The last sentence is his plea to Roosevelt to join the war effort, “Put your confidence in us. Give us your faith and blessing, and, under Providence, all will be well. We shall not fail or falter; we shall not weaken or tire. Neither the sudden shock of battle, not the long-drawn trial of vigilance and exertion will wear us down. Give us the tools, and we will finish the job.” Such oratory unheard today.
If you are in London this summer head over to the Tate for Kenneth Clark: Looking for Civilization (Good Luck!) Some of you may remember the fulsome television series he hosted about the Western tradition of art. For an enchanted view of an Edwardian childhood read Another Part of the Wood.
China is a land of superstitious peasants. Last year in Switzerland, in contrast to the polite Japanese, they were loud and offensive in public spaces. They are also the force behind the loathsome ivory trade, rhino decimation, and now destruction of snow leopards. The brand new Donggou, a massive theme park with reconstruction of world heritage sites, has a full sized replica of the Sphinx, in reinforced concrete. The Worst! Go see the bloody wall if you must but we’ll stick with Hadrian’s.
By the way, Bravo to Mexico City for barring circus animals! Let Chicago be the next to banish animal cruelty of this dimension.
The Food Network’s Pioneer Woman reminds us there is a big Other America out there on the hard-working farm where folks constantly say ‘yes sir’ after every ‘yup’ and ‘golly’, frequent church basements for pot luck casseroles (killers for urbanites) and abound in good lookin cowboys.
John Maynard Keynes secured 16% annual returns as a money manager from 1922-46. His portfolio included hedge funds and long term value stocks.
Of Nabokov’s Speak Memory Joseph Epstein writes it is, “a reminder of what good luck it is in life to love one’s mother and father”. Indeed! Would that Frances Mayes had heeded that in her recent memoir. The author of Under the Tuscan Sun savages her southern parents in order to create a Faulknerian “Gothic” feel. Shudder.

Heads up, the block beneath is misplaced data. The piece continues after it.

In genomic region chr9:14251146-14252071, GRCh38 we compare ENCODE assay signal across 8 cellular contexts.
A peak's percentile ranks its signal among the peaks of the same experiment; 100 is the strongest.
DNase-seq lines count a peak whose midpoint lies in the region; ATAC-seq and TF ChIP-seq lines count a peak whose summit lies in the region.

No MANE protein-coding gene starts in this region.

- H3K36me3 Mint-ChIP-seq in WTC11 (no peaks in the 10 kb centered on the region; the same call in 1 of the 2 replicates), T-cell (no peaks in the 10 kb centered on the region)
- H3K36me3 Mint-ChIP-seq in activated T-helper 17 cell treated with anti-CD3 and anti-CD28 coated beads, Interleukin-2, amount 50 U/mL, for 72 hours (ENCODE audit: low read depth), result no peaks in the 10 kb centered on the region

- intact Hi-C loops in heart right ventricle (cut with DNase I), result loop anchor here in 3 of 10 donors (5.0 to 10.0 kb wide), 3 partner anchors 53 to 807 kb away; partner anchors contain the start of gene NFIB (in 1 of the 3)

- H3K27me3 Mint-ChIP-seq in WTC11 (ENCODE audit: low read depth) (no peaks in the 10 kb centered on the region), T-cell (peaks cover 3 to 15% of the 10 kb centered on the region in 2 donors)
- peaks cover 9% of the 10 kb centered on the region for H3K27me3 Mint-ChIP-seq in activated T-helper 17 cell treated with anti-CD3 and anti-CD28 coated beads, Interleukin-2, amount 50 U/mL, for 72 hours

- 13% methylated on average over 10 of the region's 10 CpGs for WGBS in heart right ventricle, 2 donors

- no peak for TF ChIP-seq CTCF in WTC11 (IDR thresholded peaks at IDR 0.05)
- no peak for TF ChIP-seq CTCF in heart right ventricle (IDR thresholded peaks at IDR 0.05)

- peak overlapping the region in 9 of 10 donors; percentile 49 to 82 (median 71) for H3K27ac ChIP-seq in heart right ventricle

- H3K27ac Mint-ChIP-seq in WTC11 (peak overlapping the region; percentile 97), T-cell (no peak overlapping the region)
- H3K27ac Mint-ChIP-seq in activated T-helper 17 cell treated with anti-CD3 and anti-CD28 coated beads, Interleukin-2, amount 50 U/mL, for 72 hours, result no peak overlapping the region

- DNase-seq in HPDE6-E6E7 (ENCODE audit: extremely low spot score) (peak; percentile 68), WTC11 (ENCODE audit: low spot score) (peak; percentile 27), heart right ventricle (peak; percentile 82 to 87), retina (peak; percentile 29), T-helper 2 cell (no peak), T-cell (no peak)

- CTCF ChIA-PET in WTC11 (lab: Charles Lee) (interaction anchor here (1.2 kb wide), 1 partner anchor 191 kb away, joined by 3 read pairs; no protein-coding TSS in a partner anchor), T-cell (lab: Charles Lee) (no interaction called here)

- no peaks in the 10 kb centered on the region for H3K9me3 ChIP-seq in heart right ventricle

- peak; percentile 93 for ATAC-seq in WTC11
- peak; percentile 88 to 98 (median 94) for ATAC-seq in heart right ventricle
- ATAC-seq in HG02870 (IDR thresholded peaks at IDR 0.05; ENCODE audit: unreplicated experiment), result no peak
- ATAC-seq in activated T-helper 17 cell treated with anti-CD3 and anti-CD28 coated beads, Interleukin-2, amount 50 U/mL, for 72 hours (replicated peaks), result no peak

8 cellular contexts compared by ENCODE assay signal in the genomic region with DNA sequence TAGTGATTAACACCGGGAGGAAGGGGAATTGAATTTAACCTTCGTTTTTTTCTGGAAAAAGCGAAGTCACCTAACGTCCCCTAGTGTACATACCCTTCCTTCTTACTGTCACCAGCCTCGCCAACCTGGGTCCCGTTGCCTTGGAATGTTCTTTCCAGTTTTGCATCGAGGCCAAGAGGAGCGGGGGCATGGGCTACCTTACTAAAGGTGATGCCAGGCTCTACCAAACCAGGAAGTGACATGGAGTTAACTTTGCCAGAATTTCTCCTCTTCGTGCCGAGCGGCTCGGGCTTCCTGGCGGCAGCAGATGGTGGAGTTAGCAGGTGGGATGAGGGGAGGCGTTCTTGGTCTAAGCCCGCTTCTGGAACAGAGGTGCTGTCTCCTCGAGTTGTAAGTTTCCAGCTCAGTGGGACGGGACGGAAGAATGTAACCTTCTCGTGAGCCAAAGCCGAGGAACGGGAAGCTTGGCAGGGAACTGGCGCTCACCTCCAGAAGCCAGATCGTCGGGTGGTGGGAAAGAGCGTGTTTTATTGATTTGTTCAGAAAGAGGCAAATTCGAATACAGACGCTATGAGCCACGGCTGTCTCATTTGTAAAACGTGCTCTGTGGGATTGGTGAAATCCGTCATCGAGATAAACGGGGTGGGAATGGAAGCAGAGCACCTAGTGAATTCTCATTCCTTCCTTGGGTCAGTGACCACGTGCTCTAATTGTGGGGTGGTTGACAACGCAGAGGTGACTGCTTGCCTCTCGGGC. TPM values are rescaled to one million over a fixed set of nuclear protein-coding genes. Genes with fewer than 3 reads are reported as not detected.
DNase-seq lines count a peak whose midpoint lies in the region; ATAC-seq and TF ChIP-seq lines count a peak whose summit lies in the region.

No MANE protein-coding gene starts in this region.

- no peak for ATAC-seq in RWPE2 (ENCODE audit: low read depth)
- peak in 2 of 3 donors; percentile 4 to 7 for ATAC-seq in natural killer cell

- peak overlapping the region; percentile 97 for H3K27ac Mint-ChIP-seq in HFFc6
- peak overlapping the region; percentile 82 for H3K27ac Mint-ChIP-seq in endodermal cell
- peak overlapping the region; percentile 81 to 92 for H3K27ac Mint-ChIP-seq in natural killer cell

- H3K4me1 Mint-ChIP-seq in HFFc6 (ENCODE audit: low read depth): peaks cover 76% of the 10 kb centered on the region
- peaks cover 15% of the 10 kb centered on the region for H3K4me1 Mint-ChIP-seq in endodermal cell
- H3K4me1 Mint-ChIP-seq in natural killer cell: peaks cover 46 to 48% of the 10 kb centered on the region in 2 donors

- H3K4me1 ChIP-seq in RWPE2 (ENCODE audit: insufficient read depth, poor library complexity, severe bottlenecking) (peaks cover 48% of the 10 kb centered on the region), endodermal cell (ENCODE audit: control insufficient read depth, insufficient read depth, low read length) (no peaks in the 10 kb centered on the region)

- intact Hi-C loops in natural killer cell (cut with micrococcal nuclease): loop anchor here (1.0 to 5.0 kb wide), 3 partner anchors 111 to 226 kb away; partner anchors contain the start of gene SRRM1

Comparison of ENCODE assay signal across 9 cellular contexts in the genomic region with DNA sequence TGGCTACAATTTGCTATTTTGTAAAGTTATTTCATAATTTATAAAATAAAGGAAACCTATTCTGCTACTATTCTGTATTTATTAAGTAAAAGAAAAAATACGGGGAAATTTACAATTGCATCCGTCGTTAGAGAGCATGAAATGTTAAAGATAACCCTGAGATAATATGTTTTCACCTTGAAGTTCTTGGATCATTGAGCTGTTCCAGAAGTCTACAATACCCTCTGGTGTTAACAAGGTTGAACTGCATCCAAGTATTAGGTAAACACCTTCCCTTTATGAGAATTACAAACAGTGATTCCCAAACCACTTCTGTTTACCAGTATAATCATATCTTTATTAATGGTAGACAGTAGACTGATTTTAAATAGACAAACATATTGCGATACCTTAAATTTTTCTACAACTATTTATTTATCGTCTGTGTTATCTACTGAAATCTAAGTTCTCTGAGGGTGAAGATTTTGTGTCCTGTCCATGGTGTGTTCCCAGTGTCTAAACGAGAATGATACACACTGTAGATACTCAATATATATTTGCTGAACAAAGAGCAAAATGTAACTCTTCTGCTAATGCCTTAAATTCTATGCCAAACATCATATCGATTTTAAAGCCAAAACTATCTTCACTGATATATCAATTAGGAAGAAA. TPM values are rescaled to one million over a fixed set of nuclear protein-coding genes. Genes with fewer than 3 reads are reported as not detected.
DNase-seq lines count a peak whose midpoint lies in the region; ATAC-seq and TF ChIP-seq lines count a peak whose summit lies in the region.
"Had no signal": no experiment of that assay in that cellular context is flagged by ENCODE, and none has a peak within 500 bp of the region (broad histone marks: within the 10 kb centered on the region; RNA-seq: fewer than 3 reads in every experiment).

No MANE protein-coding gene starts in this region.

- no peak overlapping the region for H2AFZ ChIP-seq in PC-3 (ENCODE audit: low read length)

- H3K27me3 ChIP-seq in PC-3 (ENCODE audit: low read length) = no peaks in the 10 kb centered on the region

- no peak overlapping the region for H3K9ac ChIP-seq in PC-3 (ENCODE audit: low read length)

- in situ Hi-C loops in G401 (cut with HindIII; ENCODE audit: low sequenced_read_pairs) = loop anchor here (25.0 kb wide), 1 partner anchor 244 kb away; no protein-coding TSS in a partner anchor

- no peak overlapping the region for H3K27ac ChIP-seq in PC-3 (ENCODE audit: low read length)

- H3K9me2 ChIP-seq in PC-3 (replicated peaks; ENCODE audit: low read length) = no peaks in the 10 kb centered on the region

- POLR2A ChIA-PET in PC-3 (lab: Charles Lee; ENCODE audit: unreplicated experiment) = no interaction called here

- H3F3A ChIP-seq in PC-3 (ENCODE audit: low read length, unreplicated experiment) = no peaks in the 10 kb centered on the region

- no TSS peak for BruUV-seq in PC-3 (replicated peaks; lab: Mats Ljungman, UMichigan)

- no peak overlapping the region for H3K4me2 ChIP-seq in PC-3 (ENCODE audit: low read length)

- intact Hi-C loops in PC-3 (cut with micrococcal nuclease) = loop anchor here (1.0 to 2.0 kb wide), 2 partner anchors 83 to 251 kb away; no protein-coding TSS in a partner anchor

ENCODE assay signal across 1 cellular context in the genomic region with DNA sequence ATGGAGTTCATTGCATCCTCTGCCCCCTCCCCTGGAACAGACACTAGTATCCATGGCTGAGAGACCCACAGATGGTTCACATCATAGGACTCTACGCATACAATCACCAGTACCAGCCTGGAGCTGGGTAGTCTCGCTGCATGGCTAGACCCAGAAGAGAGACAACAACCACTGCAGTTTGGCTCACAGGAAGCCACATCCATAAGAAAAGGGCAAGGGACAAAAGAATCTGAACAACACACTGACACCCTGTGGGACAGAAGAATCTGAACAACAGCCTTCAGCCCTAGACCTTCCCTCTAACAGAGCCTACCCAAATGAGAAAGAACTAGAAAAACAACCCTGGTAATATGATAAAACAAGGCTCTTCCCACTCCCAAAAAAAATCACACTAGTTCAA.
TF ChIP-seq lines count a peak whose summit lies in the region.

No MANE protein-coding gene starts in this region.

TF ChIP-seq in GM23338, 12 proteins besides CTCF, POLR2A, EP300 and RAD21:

One gets the distinct feeling Barnes and Noble will soon fade into dust with non buyers treating it like a library, scouring magazines to kill time. We usually skim The Nation and the National Review, very left and very right, both wanly preaching to the converted, knowing their days are numbered.
The Lucas Museum is as unChicago as Trump Tower’s sign which thumbs its nose at Hicksville, and reminds us the coastals think the city is the metropolis in the cornfields.
Pugs, the exclusive London club, recently blackballed homely, abusive ad man Charles Saatchi and the singer Jay Zee. They were however admitted into the T&C 50 Most Powerfuls in the World,(good grief) where the mayor and carpetbagger Lucas also made the cut.
TakiMag takes frequent potshots at the Flyover State as in demolishing the painfully hip Write Club where local scribes compete for audience laughs in “funky” bars. We like Bunky (yes another one) Mortimer’s “Black Tie for Dummies” and his other offerings.
It took a decade to get to Milwaukee to see Calatrava’s Quadracci Pavilion and breathtaking Brise Soleil. Oh that we had a suave new art palace instead of the Ode to Weimar. The MCA gets uglier each time we see it.
The Kandinsy at MMA, a retrospective organized in conjunction with the Centre Pompidou, is weighted heavily on his last phase in Paris, 33-44, when mired in theory- heavy Constructivism he created rather sterile works. His earlier works from Nabi to Blaue Reiter exquisite.
Bierstadt’s Wild River Mountain, Nebraska, 1862, and William Merritt Chase’s Gathering Wild Flowers of the time were a refreshing air filled contrast to the claustrophobic cartoonish Pop art collection.
Local restaurant notes: The Pump’s transformation in the New World Order of paranoid darkness and starkness never fails to remind us of the gaiety of Essie and Irv in white leather Booth One with a white telephone on the table.
Fred’s was empty at lunch; Nico’s louche crowd very Rush Street; Le Colonial a crowded railway station in Orlando/Saigon; make a point of avoiding Brisciola on Damen and dreadful Hema’s on Devon where we had lunch with Susie Kealey and Vikki Jackson after searching for those nifty white men’s cotton Nehru jackets and trousers.